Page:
For some time, I have been asserting (refer here, for example) that increasing levels of Foreign Corrupt Practices Act enforcement activity represents an important development in the world of D&O insurance. During a conversation at the American Bar Association Annual Meeting in Chicago this past week, a senior claims executive from one of the leading D&O insurers expressed skepticism to me on this topic, essentially suggesting that D&O insurance doesn’t have anything to do with FCPA enforcement.


It is certainly true that fines and penalties imposed as a result of an FCPA violation would not be covered under the typical D&O insurance policy. But in many instances, defense costs incurred in defending against the enforcement action, which could be quite substantial, are likely to be covered under many D&O policies, so even just to that extent, increased FCPA enforcement activity could represent a significant D&O insurance development.


But perhaps even more significant for D&O insurance purposes than expenses incurred in defense of the enforcement activity itself is the exposure presented by the possibility of a follow-on civil lawsuit. As I have previously noted (most recently here), a separate civil action by shareholders or others is an increasingly frequent accompaniment of the FCPA enforcement activity. A recently filed case provides the latest example of this phenomenon.


On July 23, 2009, investors in Panalpina World Transport (Holding) Ltd. filed a securities lawsuit in the Southern District of Texas against the company, certain of its current and former directors and officers, and the foundation that owned the company prior to its September 2005 IPO. The investors’ complaint can be found here.


Panalpina is a Swiss company which the complaint alleges has "substantial operations in the Southern District of Texas." The complaint describes the company as "the market leader in freight forwarding services for the oil and gas industry." The complaint alleges that the company "concealed" that its Nigerian operations "depended on bribes to customs agents in Nigeria," in violation of the FCPA. The complaint further alleges that in its public reports the company "has essentially conceded its violations of the FCPA."


The complaint further alleges that when the illegal practices were revealed, the company "was forced to cease them," and its financial results and share price were "materially and negatively impacted." The complaint alleges that since disclosing its illegal activities in Nigeria on July 24, 2007, and subsequent disclosures regarding the material impact of the Nigerian business, the company’s common stock has lost over 78% of its value.


The complaint alleges violations of the Sections 10(b) and 20 of the Securities Act; Common Law Fraud; Aiding and Abetting Common Law Fraud; and Negligent Misrepresentation.


There are several interesting things about this new complaint. First, the case is an example of the ways in which FCPA-related activity can result in, for example, securities litigation against a company and its directors and officers. Subject to the terms and conditions of the applicable coverage, the expense of defending this kind of claim, as well as any subsequent settlement or judgment, would likely by covered by the typical D&O insurance policy. This case is just the latest example of how the growing FCPA enforcement activity represents a significant development from a D&O claims perspective.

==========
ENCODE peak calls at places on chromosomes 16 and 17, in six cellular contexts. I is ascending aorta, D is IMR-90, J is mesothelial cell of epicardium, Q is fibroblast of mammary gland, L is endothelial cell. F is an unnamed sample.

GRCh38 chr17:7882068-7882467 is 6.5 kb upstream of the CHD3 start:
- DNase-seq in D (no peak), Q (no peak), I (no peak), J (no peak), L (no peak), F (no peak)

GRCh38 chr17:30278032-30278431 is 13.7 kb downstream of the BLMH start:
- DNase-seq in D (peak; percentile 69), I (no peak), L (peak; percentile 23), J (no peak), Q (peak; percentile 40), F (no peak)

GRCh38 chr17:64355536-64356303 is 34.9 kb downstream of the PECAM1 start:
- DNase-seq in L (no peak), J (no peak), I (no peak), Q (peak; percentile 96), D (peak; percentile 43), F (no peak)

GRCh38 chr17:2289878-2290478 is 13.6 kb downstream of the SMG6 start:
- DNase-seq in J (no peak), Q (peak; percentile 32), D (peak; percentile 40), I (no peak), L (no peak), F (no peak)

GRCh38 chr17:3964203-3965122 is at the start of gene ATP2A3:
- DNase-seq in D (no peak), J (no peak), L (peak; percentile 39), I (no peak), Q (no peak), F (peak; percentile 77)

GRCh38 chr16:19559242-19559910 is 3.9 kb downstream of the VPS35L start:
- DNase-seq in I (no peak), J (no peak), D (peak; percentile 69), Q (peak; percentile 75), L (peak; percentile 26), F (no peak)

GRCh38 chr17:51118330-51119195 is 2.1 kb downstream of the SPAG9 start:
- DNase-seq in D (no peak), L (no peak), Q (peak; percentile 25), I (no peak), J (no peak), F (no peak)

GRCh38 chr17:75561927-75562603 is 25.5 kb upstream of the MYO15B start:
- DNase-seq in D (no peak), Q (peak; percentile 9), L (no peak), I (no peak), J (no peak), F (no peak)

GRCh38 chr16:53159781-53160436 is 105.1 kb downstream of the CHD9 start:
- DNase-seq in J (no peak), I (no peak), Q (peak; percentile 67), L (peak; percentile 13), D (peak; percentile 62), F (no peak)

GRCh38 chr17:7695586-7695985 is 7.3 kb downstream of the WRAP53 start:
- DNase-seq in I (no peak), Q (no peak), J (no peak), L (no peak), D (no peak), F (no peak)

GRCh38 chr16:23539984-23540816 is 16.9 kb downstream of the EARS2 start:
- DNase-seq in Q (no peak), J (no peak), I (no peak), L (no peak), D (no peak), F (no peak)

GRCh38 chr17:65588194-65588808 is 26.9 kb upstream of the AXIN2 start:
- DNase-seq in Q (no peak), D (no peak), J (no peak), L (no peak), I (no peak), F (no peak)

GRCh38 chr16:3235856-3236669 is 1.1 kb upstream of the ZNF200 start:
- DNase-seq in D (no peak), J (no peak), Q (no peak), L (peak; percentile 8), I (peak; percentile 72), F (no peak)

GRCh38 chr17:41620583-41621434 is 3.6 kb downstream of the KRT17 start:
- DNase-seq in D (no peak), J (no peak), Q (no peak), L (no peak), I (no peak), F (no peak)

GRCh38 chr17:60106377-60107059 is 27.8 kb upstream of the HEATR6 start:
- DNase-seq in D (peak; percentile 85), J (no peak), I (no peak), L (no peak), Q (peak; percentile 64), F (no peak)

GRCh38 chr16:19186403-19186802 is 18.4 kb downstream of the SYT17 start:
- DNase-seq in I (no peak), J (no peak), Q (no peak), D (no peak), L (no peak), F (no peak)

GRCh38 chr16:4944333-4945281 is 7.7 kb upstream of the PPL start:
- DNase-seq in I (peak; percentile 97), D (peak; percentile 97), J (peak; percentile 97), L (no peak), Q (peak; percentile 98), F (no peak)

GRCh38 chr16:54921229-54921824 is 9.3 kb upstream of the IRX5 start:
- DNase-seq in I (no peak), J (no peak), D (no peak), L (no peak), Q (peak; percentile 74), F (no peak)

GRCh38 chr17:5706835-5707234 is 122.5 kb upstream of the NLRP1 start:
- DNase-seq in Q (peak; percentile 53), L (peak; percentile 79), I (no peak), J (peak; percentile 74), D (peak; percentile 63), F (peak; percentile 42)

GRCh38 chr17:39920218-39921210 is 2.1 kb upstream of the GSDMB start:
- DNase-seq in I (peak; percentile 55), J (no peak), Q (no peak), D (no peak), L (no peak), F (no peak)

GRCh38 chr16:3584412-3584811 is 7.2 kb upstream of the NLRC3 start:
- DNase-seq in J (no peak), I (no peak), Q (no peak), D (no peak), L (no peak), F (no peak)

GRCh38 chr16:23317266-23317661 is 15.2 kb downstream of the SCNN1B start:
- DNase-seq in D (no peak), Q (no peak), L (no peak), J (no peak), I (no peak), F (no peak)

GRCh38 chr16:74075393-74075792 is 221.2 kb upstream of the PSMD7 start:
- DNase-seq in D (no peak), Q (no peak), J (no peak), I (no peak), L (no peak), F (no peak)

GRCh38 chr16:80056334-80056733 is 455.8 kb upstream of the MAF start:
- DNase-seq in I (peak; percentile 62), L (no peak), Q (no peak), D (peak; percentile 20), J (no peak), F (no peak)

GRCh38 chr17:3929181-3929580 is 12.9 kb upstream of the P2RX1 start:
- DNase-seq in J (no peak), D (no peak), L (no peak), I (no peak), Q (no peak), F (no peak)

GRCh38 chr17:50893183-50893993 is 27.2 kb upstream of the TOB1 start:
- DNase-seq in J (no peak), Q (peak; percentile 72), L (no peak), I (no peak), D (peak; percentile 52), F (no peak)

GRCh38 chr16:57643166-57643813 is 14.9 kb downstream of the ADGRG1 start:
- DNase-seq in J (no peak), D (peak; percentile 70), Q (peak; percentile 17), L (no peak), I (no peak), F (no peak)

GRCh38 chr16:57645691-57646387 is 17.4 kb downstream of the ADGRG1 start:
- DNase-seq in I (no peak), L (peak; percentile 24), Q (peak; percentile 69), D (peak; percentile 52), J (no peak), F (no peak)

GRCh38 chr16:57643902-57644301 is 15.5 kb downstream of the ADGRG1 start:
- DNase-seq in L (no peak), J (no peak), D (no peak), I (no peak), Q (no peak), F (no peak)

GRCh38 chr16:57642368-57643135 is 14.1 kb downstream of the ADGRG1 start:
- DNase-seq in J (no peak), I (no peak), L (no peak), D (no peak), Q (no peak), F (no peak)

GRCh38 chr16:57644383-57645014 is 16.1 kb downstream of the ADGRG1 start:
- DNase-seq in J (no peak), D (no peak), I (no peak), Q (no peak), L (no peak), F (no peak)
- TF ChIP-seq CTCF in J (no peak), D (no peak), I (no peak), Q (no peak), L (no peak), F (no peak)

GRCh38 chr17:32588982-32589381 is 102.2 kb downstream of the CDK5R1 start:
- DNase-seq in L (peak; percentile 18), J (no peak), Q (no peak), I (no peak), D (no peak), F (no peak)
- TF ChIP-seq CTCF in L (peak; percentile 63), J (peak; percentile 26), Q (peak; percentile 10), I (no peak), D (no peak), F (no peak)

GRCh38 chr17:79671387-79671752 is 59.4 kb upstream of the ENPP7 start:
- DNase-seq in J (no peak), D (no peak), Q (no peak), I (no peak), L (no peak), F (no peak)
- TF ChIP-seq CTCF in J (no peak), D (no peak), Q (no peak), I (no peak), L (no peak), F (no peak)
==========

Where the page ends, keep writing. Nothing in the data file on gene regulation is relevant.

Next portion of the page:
But there are other interesting aspects of this suit, separate and apart form this primary consideration. Among other things, the complaint does not appear to be brought as a class action lawsuit. Rather, the action appears to have been brought solely on behalf of four apparently related investment partnerships, based in Connecticut and in the Cayman Islands.


The absence of class action allegations could be due to the fact that though Panalpina is a publicly traded company, its shares do not trade on any U.S. exchanges. (Its publicly traded shares trade only on the Swiss Exchange.) As a foreign domiciled company whose shares trade only on a foreign exchange, many of its shareholders likely are also domiciled outside the U.S., and so an action on behalf of a class of Panalpina shareholders could present a classic example of the f-cubed claimant problem (that is, foreign investors who bought their shares in a foreign company on a foreign exchange). Though the named plaintiffs include at least on foreign domiciled fund, several of the named plaintiffs are based in Connecticut and thus to that extent the f-cubed problem may be averted.


There may yet be some interesting jurisdictional questions in this case. Not only is the company foreign domiciled, and not only are its shares traded elsewhere, but the supposed bribery took place outside the U.S. And, without plumbing the depths of the factual allegations, it would seem that many of the alleged misrepresentations took place outside the U.S., notwithstanding the fact that the company may have substantial U.S. operations. The case seems to present circumstances quite analogous to the facts involved in the securities suit against National Australia Bank case (refer here), in which the Second Circuit ultimately concluded that the U.S. courts lacked subject jurisdiction over the matter.


Jurisdictional issues notwithstanding, this case in and of itself represents yet another example of a recurring phenomenon, one that I think will continue to gain importance in the months ahead, as a result of increasing FCPA enforcement activity.


The latest information regarding the increasing levels of FCPA enforcement can be found here.